Gardaí do not believe vetting required for people offering homes to fleeing Ukrainians

Unaccompanied children likely to fall under remit of Tusla rather than be taken in by public

Gardaí do not believe that people offering to take Ukrainian refugees into their homes will need to be vetted but say the vetting bureau could cope with extra applications arising in response to the crisis.

The bureau experienced a surge in requests in the first weeks of the year as the economy returned to normality after the pandemic and an enhanced vetting system for the aviation sector across the EU became operational.

However, Garda sources believe the service could cope if additional applications were made due to the worsening humanitarian crisis in Ukraine.

“The legislation is very specific about who we can and can’t vet,” said one source. “And even if a policy decision was made somewhere that anyone offering accommodation to Ukrainians should be vetted, the legislation wouldn’t actually allow that.


“So the numbers of people that we may have to vet for this would be very small. Vetting only applies to people coming into contact with children whose parents are not present and with vulnerable adults.”

More than 6,000 people in Ireland had by Tuesday afternoon offered to take in Ukrainian refugees. This raised the prospect that some of those offering to share their homes may have to be vetted by gardaí before their offers of accommodation were accepted.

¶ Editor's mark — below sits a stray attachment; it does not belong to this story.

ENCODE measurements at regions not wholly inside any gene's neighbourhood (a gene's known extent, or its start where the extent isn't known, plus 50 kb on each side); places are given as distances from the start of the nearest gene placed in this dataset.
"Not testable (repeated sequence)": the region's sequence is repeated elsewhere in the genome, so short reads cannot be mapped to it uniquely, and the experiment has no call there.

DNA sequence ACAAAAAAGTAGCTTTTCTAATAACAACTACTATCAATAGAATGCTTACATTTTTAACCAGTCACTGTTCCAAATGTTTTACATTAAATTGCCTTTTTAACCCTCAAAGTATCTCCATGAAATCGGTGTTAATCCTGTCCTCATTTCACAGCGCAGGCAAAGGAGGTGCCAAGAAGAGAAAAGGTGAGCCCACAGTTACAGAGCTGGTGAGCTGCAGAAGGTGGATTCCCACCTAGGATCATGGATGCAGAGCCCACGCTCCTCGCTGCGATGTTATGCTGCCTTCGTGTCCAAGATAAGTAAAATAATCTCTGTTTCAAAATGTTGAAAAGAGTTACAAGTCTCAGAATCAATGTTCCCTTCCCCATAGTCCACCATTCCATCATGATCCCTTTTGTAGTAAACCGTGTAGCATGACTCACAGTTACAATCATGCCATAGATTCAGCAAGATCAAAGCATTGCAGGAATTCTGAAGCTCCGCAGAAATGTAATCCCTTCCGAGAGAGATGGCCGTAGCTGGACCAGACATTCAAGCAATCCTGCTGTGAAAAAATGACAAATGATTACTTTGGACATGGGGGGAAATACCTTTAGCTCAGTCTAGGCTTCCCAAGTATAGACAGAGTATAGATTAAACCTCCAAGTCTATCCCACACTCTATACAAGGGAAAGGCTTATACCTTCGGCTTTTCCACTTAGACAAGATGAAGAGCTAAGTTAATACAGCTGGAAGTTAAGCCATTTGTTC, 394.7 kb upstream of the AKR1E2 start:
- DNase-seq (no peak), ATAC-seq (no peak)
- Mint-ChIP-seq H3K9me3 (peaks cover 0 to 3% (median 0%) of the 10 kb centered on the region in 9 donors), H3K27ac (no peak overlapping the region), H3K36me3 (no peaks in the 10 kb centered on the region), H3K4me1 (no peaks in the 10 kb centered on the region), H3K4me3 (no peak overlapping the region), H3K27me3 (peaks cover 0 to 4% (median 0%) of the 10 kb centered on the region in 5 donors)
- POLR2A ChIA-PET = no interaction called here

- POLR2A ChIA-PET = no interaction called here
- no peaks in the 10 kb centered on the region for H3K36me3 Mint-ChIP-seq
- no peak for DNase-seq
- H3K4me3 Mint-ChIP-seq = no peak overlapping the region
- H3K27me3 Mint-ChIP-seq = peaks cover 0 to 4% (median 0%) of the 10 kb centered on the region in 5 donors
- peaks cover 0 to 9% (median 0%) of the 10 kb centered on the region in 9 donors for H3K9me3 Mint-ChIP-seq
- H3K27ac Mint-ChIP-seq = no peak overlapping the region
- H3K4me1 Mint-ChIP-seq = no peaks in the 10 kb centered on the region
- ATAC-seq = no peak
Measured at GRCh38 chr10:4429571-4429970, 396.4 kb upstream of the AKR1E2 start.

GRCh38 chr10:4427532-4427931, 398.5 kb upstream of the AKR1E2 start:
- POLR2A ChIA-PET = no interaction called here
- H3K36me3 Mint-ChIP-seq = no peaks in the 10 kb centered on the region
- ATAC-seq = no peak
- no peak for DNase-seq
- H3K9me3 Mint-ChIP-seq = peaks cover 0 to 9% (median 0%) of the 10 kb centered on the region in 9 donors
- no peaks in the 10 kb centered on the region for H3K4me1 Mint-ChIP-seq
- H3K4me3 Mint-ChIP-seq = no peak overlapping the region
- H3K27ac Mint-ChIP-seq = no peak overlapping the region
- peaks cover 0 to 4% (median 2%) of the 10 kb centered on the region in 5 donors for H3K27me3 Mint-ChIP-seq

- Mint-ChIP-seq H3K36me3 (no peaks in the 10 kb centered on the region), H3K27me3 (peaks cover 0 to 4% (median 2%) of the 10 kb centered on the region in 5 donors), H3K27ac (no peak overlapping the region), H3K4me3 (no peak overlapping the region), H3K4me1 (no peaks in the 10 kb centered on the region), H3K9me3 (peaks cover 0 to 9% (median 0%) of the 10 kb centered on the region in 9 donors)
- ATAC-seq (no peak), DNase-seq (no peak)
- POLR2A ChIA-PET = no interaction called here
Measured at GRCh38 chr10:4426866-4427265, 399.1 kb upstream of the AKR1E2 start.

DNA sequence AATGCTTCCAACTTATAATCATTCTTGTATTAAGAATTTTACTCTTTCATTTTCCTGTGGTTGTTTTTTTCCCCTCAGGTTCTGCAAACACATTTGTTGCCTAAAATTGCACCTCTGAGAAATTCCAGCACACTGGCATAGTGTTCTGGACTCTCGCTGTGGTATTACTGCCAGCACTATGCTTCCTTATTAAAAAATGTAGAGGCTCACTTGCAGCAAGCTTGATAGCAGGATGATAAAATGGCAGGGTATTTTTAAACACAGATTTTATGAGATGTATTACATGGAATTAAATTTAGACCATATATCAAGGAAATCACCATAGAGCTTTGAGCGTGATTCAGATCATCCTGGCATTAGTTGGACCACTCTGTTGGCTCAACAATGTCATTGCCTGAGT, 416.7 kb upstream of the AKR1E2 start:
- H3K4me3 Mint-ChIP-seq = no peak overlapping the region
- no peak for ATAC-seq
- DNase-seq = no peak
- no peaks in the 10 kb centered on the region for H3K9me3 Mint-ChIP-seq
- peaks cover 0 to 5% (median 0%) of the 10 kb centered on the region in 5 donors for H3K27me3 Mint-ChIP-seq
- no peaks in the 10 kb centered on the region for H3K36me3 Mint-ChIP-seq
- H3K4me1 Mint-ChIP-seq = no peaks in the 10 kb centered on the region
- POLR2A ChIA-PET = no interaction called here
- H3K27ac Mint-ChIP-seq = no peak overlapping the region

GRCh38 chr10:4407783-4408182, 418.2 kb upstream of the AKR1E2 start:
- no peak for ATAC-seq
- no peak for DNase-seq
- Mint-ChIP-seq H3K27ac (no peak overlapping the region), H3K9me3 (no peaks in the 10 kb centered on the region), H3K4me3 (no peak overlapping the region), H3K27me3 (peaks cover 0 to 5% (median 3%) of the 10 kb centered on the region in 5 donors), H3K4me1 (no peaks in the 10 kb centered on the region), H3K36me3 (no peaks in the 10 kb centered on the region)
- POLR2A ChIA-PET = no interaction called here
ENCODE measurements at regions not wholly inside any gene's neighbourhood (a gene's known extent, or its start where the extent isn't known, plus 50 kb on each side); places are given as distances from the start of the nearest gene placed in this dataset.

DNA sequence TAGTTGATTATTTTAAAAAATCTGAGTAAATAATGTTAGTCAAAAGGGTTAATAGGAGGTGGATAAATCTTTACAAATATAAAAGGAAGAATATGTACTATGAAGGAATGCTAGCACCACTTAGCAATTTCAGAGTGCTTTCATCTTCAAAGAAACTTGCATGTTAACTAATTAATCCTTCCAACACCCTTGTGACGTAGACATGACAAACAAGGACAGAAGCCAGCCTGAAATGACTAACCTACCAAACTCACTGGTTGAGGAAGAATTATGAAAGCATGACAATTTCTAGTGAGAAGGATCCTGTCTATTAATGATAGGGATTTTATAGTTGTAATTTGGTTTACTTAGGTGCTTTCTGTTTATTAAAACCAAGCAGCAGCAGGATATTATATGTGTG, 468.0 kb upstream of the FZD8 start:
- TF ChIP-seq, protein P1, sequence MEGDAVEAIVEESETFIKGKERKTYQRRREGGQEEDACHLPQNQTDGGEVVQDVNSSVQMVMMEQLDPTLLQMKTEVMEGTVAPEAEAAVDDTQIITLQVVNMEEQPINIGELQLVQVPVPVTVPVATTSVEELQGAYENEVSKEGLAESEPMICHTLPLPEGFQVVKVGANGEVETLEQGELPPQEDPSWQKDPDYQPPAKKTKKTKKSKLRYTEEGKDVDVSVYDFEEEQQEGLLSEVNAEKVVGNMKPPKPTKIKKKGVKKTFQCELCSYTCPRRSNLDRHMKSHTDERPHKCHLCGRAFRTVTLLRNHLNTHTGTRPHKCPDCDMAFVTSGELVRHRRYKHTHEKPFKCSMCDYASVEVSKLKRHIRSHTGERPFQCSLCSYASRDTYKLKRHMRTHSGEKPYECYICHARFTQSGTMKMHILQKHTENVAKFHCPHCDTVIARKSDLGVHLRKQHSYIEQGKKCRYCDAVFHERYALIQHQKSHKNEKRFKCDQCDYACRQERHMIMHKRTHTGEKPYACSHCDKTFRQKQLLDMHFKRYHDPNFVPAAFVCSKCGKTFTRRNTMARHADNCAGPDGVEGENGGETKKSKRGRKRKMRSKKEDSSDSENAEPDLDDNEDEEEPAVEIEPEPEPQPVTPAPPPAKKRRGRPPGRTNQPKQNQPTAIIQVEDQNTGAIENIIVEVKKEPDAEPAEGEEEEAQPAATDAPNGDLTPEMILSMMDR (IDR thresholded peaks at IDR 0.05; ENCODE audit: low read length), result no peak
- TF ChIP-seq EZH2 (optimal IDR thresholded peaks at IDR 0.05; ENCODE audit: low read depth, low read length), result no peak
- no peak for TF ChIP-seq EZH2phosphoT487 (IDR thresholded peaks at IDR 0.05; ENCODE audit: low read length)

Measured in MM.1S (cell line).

Gardaí said that while any such requirement would put pressure on the vetting bureau, it was adept at working through spikes in applications and minimising waiting times.

Temporary protection

Minister for Children Roderic O’Gorman said a specialist unit was being established to meet refugees from Ukraine as they arrive at Irish airports and ports. Each new arrival would be given a letter stating they are in the State under the EU’s temporary protection.

Furthermore, they would also be provided a PPS number and granted the right to work.

Mr O’Gorman said on Tuesday that a system of inspecting the suitability of the accommodation being offered would be put in place. However, he declined to say if Garda vetting would be required for those offering to share their homes with people coming from Ukraine.

Garda members who spoke to The Irish Times did not believe people offering to share their homes with adult Ukrainians or refugees and their children would need to be vetted.

Furthermore, they believed it was likely any unaccompanied children would fall under the remit of the child and family agency, Tusla, and because of that it was unlikely large numbers offering their homes would need vetting.

Final say

The same sources stressed the Government would have the final say on vetting procedures and that the Garda would be obliged to facilitate whatever decisions were made.

On average, 87 per cent of all vetting applications result in no red flags being raised when the applicants are checked by gardaí, including searches for previous convictions.

In just 3 per cent of cases past convictions were disclosed, while the remaining 10 per cent of applications required further checks before the applicants could be approved, or rejected, for working with minors or vulnerable adults.

In January some 44,662 applications for Garda vetting were made. That was the second highest monthly total since the start of 2020.

Garda headquarters said the majority of applications were turned around in up to eight working days. Some 32,041 applications were completed in January.

Conor Lally

Conor Lally

Conor Lally is Security and Crime Editor of The Irish Times